Charitable fundraising, which often goes viral, has been flourishing on Wechat, the most popular social media site in China. It has given rise to a variety of forms of resistance. Silence among them is particularly evident. This study was conducted on three focus groups to unveil the hidden voices in the silent college students in an online charitable fundraising. Findings show that these voices demonstrate participants’ reclaiming of authorship of private space on Moments, their endeavour to avoid creating stress in vulnerable others, and their questioning of the configuration of responsibility. These voices show negotiation with or resistance against the pervasive guanxi (a synonym for English "relationship") - oriented moral discourse and indicate the emergence of some new or distinct “ethical minds.” We believe these findings suggest that pertinent stakeholders should critically examine the potential negative consequences brought to individuals by online charity, such as intruding into their private online space and exerting coercive pressure on their decision-making.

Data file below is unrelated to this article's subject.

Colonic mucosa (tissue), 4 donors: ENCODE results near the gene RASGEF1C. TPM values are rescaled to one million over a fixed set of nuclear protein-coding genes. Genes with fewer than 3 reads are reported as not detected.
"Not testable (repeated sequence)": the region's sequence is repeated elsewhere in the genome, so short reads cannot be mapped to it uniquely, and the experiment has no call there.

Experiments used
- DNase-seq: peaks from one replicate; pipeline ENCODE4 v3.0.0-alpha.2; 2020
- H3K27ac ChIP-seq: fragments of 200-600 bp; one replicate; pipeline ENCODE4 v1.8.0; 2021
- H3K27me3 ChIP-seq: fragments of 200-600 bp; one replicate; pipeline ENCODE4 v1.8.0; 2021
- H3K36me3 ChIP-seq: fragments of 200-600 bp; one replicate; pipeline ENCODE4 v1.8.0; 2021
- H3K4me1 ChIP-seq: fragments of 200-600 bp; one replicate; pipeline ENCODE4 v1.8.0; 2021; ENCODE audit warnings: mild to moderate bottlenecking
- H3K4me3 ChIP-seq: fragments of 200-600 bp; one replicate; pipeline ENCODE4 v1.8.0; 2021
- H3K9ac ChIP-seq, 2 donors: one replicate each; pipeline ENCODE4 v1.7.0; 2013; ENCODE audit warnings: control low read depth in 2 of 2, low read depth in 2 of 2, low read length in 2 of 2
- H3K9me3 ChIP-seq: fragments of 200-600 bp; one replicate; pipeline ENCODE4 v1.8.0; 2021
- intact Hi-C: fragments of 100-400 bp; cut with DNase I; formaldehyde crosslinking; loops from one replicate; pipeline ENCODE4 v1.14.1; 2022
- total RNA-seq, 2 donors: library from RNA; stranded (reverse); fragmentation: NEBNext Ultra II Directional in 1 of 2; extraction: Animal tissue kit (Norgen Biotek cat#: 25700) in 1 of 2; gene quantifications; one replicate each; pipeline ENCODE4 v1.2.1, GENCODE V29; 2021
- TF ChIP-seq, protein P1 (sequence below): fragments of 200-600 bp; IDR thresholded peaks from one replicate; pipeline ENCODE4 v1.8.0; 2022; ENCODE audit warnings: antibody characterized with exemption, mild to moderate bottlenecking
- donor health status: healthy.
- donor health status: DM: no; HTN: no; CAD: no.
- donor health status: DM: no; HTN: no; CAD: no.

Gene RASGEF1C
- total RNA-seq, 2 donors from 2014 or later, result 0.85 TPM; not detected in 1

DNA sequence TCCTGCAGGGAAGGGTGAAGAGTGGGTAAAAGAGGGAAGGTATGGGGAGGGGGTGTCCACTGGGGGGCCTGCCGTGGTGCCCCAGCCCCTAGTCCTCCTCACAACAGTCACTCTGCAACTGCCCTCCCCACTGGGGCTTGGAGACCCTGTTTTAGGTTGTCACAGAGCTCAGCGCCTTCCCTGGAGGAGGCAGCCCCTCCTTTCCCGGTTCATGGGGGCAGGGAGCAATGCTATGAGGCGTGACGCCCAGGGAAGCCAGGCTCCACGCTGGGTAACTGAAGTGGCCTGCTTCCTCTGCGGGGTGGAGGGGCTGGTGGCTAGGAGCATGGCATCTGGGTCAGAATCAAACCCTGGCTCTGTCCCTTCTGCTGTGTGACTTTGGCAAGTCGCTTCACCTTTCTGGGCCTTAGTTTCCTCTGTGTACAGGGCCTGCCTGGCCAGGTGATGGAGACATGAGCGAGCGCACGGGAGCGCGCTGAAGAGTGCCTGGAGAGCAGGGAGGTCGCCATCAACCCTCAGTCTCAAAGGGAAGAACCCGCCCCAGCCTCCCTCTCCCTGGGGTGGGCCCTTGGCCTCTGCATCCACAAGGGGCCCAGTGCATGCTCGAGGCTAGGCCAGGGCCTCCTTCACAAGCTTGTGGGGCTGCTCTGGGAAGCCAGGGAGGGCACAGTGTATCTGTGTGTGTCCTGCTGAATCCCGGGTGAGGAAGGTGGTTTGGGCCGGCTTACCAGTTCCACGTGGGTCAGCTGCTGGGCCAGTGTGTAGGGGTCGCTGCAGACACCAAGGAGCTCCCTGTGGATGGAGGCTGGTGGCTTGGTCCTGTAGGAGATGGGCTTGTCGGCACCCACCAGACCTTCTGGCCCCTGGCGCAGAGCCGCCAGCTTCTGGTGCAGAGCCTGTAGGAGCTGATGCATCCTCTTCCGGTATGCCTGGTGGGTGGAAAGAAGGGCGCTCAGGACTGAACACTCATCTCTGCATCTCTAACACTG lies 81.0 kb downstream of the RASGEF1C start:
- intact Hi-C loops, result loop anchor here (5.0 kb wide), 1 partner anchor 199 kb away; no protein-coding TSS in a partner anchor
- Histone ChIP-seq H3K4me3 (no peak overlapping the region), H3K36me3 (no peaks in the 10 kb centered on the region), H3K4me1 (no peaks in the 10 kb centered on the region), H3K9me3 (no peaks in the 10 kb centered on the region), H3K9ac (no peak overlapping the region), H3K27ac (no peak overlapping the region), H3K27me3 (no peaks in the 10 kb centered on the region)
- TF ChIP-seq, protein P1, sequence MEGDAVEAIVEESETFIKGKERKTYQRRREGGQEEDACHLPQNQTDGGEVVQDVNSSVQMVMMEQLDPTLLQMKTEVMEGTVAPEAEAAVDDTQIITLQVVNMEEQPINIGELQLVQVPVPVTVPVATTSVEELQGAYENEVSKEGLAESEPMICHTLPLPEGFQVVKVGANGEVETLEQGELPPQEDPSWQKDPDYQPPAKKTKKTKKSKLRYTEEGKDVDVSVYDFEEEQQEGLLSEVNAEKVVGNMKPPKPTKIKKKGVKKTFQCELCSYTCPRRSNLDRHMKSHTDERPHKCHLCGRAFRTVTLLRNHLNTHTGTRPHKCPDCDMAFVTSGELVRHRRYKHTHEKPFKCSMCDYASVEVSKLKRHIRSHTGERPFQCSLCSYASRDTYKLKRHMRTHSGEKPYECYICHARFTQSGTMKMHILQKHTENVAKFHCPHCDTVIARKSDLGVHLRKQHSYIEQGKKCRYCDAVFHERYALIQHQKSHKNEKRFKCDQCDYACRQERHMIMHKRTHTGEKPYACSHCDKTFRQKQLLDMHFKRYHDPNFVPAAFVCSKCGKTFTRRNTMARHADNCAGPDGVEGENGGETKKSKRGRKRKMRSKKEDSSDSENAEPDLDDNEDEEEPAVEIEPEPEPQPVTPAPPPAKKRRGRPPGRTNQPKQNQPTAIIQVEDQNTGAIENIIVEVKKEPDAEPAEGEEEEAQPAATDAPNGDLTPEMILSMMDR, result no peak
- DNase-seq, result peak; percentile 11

Wechat, Guanxi, Silence, Charitable Fundraising, Resistance, Focus Groups

Author Bio(s)

Xun Lin is currently a senior lecturer in Zhaoqing University. Her main research interest is civic engagement in China, and an interest in questions of power and knowledge.

Dr. Hua Huang, the corresponding author, is currently associate professor in Zhaoqing University. His research interests include moral psychology and civic education. Correspondence regarding this article can also be addressed directly to: hh_sky@126.com.


The authors wish to thank our two anonymous reviewers, and Ronald Chenail and Sheryl Chatfield for their comments on earlier versions of this manuscript. This work is supported by the Key Project of the Ministry of Education of China, the project is entitled “Social Media and Adolescents’ Moral Development” [Grant Number DEA140269].

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